Can’t Keep up With the HIIT Jargon? Use This Glossary to Skip the Workout Confusion

Photo: Getty Images/Fat Camera
The obsession with acronyms is real these days: There's FOMO, JOMO, FOBO, as well as BDE and BBE. And the workout community is no exception. When it comes to increasing your heart's BPMs, the shorthands all seem to be derived from one sweaty source: HIIT or high-intensity interval training.

If you thrive on super-intense workouts that take your breath away in 20 minutes or less, HIIT and all its relatives might already be in your toolbox. Just in case you're still confounded by the jargon though (EMOM, HILIT—what?), below you'll find a  master glossary of all your options so you can choose which one (or combo) is right for you.

HIIT, HILIT, HVIT? Here's how to decipher each heart-pumping workout.

what are hiit workouts
Photo: Getty Images/Aleksandar Georgiev


Let's start with the basics. HIIT is all about high energy output with extremely short recoveries in between each circuit. (Translation: The workout's fly by, and could not be easier to squeeze into your day.) Pros will tell you that if you're not dusted by the end of a 30-minute sesh, you might consider dialing up the difficulty—not the time—in your next session. One HIIT workout might take you from squats, to split lunges, to reverse planks, and so on. And the fun part of these workouts is that once you've mastered 20 or so moves, you can totally go freestyle and design your own workouts.


If burpees are so not your cup of tea, you might just love HILIT (high-intensity, low-impact) workouts. HILIT is designed to give your joints a break, but still keep you squarely in the fat-burning zone. And thus, you'll never have both feet off the ground at the same time in these circuits, but a 30-minute class can still burn 500 calories. Think: pushups, sumo squats, and tricep dips.


The "V" here stands for volume, so this acronym shakes out to be high-volume intensity training. According to Popsugar, this style is all about fat-burning, building lean muscle, and making your heart rate spike for the ultimate afterburn. By working at 60 to 75 percent of your maximum effort, you can actually sustain this type for longer than HIIT and take a shorter break of active recovery (i.e., light movement of some kind in between each). Like HIIT and HILIT, 30-minute sessions are considered the maximum.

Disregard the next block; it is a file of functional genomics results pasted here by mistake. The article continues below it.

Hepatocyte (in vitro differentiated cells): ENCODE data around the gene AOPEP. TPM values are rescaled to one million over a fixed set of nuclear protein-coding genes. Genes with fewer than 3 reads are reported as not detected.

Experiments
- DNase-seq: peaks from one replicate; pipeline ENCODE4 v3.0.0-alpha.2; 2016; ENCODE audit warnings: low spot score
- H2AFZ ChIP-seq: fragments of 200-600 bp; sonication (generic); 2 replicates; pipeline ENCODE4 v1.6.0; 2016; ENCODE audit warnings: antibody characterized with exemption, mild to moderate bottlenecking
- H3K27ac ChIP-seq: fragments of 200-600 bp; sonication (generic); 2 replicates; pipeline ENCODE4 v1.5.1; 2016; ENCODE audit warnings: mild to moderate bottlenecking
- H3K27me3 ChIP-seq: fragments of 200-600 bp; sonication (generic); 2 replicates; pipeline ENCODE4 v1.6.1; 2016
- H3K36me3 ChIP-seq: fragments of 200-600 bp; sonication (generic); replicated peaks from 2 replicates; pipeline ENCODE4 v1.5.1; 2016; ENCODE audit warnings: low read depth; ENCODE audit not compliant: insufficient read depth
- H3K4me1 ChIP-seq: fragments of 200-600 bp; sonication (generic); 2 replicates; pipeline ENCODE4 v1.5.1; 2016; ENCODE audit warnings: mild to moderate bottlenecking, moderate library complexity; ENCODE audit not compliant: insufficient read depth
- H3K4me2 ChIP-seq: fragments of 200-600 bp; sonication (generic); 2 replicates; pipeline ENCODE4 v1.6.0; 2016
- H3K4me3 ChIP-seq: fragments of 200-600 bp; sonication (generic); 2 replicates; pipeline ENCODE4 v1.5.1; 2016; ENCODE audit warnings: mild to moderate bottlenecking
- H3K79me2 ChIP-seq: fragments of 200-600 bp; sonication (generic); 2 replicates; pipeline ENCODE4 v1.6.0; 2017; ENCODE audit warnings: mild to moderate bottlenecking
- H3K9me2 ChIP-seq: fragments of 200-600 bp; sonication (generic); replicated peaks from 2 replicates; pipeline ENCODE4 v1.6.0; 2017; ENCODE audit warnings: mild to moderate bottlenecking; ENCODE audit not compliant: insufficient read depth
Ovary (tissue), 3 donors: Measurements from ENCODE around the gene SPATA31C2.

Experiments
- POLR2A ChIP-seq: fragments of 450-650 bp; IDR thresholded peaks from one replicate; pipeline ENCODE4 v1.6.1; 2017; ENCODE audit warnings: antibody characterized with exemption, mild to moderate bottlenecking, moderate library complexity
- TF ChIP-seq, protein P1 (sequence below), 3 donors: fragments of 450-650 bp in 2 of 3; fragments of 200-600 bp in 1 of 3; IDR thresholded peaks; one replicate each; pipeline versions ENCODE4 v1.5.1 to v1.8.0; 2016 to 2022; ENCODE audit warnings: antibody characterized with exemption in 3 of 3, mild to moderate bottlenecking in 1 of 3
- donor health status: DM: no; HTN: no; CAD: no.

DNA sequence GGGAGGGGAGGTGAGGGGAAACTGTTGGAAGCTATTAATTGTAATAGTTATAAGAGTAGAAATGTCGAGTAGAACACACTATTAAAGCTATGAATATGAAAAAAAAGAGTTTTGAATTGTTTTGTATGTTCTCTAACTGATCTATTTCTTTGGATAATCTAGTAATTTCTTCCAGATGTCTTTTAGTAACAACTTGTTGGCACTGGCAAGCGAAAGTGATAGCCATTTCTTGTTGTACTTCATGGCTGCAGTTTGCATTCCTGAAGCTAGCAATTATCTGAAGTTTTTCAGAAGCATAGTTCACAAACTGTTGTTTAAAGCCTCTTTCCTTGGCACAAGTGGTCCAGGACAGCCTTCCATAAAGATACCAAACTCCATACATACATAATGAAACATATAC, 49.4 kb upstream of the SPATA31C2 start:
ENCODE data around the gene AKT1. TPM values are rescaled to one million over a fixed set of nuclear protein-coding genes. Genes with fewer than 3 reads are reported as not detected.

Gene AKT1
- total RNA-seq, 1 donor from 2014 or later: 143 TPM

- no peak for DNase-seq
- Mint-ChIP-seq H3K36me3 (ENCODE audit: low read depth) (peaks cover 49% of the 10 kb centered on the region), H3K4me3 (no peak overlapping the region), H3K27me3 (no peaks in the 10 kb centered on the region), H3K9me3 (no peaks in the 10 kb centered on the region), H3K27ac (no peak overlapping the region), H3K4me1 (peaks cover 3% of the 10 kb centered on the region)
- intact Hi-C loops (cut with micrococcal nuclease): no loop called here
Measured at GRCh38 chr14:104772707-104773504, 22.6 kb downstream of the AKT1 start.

EMOM, or "every minute on the minute" workouts reward those who complete their reps quickly. Once you've done your prescribed 20 crunches, for example, you have the rest of the minute to recover before the next workout will be kicked your way. These workouts generally last the same amount of time as the above workouts and include all the moves you love to hate like plank-jacks, mountain climbers, and single-legged squats.


Alright, alright: So Tabata doesn't stand for anything. This style actually breaks the pattern by taking its name from the founder, Izumi Tabata. Each workout starts out with a 10-minute warm up to boost your heart rate from the get-go. Next, you complete one exercise at your maximum intensity (like, can-barely-breath intensity) for 20 seconds with a 10-second break, then repeat that 8 times for a total of 4 minutes. The point here is to completely burn out a single muscle group before moving onto the next. So just stack 4 or 5 moves together, and you'll be all set for a full-body burn.

No matter which flavor of HIIT you choose, make sure you're breathing right. And if you've never tried the super-sweaty workout before, consider this happiness-boosting circuit your starting line.

Loading More Posts...